An Enemy of the People

by , | Read by Rosalind Ayres, Gregory Harrison, Richard Kind, Alan Mandell, Jon Matthews, Alan Shearman, Josh Stamberg, Emily Swallow, Tom Virtue, Sam Boeck, Julia Coulter, Jeff Gardner, William Hickman, Adam Mondschein

Published by L.A. Theatre Works

When a small town relies on tourists flocking to its baths, will a report of dangerously polluted waters be enough to shut them down? Henrik Ibsen weighs the cost of public health versus a town’s livelihood in An Enemy of the People. Adapted by Rebecca Lenkiewicz. An L.A. Theatre Works full cast recording featuring: Rosalind Ayres as Catherine Stockman Gregory Harrison as Peter Stockman Richard Kind as Dr. Thomas Stockman Alan Mandell as Morten Kill Alan Shearman as Captain Horster Jon Matthews as Billing Josh Stamberg as Hovstad Emily Swallow as Petra Tom Virtue as Aslaksen Additional voices by Sam Boeck, William Hickman, Adam Mondschein, Julia Coulter, and Jeff Gardner. Includes an interview about the Deepwater Horizon, man-made environmental disasters, climate change, and the state of the world's water supply with Joel K. Bourne Jr., former senior environment writer for National Geographic. Directed by Martin Jarvis. Recorded in Los Angeles before a live audience at The James Bridges Theater, UCLA in April of 2014. An Enemy of the People is part of L.A. Theatre Works’ Relativity Series featuring science-themed plays. Major funding for the Relativity Series is provided by the Alfred P. Sloan Foundation, bridging science and the arts in the modern world.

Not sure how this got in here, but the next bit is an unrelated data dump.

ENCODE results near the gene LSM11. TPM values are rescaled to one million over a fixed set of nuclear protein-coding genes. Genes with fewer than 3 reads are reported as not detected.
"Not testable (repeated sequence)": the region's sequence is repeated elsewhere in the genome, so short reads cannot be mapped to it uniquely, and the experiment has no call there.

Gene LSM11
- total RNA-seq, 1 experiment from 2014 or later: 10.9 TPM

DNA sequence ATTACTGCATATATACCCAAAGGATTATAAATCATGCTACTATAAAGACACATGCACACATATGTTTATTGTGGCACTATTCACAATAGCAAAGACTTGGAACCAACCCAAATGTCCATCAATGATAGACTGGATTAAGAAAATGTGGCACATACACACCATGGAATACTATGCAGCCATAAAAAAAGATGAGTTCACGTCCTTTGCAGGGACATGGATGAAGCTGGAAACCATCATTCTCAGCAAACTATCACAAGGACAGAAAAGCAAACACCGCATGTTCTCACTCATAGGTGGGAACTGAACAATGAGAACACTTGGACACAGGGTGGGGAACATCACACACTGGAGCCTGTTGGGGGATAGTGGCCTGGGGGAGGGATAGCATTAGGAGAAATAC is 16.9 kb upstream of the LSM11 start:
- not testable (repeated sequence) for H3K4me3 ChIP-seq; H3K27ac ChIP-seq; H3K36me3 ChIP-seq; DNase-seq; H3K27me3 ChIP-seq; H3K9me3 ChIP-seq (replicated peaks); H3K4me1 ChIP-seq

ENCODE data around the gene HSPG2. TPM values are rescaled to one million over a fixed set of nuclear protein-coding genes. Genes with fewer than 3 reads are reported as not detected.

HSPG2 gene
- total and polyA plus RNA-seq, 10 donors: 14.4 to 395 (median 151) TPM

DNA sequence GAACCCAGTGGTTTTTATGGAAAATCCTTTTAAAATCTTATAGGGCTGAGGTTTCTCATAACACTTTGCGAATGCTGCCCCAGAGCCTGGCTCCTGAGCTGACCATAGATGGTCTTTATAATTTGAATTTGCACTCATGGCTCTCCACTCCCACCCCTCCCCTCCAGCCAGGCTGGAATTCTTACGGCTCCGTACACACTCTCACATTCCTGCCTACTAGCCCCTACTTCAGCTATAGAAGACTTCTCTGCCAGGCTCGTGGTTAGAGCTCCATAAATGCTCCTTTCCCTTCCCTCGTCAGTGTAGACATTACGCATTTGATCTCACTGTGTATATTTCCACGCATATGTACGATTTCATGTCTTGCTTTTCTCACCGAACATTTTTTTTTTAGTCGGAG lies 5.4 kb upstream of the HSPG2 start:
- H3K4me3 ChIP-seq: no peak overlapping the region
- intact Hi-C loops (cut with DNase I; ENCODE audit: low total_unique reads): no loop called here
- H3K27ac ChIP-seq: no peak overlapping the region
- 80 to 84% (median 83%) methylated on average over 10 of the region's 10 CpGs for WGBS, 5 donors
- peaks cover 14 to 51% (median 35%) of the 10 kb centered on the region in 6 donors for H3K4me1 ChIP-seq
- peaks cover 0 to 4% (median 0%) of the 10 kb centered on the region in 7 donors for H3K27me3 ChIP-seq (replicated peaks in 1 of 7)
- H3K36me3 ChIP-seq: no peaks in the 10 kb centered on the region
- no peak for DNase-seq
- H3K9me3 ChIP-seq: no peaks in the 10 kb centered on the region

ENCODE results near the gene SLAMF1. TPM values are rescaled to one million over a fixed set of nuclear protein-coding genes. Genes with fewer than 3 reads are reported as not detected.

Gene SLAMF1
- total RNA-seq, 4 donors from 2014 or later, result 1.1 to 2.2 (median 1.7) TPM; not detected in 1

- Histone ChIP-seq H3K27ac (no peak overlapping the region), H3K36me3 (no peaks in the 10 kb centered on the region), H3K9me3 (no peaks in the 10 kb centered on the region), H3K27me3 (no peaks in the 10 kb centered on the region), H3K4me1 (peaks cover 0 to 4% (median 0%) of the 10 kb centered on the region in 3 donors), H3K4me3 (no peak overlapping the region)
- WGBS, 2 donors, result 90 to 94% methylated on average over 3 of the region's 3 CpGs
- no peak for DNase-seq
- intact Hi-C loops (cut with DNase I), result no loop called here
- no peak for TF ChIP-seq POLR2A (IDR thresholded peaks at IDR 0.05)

The download period is now over, but  you can locate a CD or download at:

AudioFile Review

An Enemy of the People

L.A. Theatre Works' "radio theater" production of Ibsen's classic play about environmental contamination, science, dissent, and hypocrisy offers a well-rounded audio theater experience. Very little in Ibsen's original work requires theatrical action, and, when it does, the LATW cast--including Richard Kind, Rosalind Ayres, Gregory Harrison, and Josh Stamberg--and the production team do an excellent job of conveying it through sound. Like most dramatic works, the two-hour play is best enjoyed in one or two sittings. Ibsen's themes remain relevant, almost prescient, nearly a century and a half after he wrote this play. F.C. © AudioFile 2014, Portland, Maine


Read More at AudioFile Magazine

Thanks!

Thank you for contacting us!

A member of our staff will be in touch soon.
Thanks for your interest!

Back Home ×